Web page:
Microsoft Office Tutorials and References
In Depth Information
What’s in the Future: Using FORECAST, TREND, and GROWTH to Make Predictions
After formatting the cell as Currency, the result shown in Figure 11-5 displays
the prediction that your new salesman will make \$27,093 in sales his first
year. But remember: This is just a prediction and not a guarantee!
TREND
You just saw how the FORECAST function can predict a Y value for a known
X based on an existing set of linear X-Y data. What if you have more than
one X value to predict? Have no fear, TREND is here! What FORECAST does
for a single X value, TREND does for a whole array of X values.
Like FORECAST, the TREND function is intended for working with linear data.
If you try to use it with nonlinear data, the results will be incorrect.
The TREND function takes up to four arguments:
The first argument is a range containing the known Y values.
The second argument is a range containing the known X values.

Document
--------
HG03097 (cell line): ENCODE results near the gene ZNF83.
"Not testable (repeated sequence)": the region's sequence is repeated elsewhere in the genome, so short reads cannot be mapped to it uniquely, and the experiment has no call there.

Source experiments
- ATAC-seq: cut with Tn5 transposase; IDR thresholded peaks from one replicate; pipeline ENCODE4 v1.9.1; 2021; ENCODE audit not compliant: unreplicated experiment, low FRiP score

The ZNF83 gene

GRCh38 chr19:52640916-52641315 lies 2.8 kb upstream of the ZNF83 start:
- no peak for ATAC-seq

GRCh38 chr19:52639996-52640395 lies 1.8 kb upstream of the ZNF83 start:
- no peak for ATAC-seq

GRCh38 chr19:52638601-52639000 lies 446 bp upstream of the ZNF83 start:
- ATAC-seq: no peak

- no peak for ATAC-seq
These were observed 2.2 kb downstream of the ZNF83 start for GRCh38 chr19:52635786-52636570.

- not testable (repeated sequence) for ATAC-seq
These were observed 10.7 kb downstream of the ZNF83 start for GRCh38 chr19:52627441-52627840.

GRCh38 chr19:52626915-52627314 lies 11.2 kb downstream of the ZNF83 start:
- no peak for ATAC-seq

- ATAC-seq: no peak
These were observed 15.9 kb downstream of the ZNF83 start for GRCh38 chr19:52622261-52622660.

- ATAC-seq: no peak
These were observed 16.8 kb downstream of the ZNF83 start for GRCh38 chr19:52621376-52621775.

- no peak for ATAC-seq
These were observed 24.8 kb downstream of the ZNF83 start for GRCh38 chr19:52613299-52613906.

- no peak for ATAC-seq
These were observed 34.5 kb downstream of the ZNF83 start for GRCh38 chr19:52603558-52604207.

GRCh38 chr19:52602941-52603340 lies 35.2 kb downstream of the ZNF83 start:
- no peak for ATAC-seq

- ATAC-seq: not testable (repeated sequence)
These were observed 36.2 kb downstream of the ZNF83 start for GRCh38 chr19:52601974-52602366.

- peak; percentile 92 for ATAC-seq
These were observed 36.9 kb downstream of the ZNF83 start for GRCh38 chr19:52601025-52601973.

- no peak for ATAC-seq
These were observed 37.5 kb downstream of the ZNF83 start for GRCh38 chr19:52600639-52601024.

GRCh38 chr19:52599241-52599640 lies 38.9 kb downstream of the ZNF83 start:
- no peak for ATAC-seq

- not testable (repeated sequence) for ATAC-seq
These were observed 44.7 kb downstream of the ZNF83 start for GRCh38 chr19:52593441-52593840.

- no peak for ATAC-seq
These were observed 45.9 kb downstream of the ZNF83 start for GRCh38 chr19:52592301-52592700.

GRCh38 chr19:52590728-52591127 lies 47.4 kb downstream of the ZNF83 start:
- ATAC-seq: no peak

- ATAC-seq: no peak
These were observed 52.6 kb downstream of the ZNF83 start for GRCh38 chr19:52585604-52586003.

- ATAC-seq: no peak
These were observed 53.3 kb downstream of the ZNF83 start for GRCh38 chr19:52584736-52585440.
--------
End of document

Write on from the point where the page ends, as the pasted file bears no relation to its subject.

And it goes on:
The third argument is a range containing the X values that you want
predictions for.
The fourth argument is a logical value. It tells the function whether to
force the constant b to 0. If the fourth argument is TRUE or omitted, the
linear regression line (used to predict Y values) is calculated normally.
If this argument is FALSE, the linear regression line is calculated to go
through the origin (where both X and Y are 0).
Note that the ranges of known X and Y values must be the same size (contain
the same number of values).
TREND returns an array of values, one predicted Y for each X value. In other
words, it’s an array function and must be treated as such. (See Chapter 3 for
help with array functions.) Specifically, this means selecting the range where
you want the array formula results, typing in the formula, and pressing Ctrl +
Shift + Enter rather than pressing Enter alone to complete the formula.
When would you use the TREND function? Here’s an example: You’ve started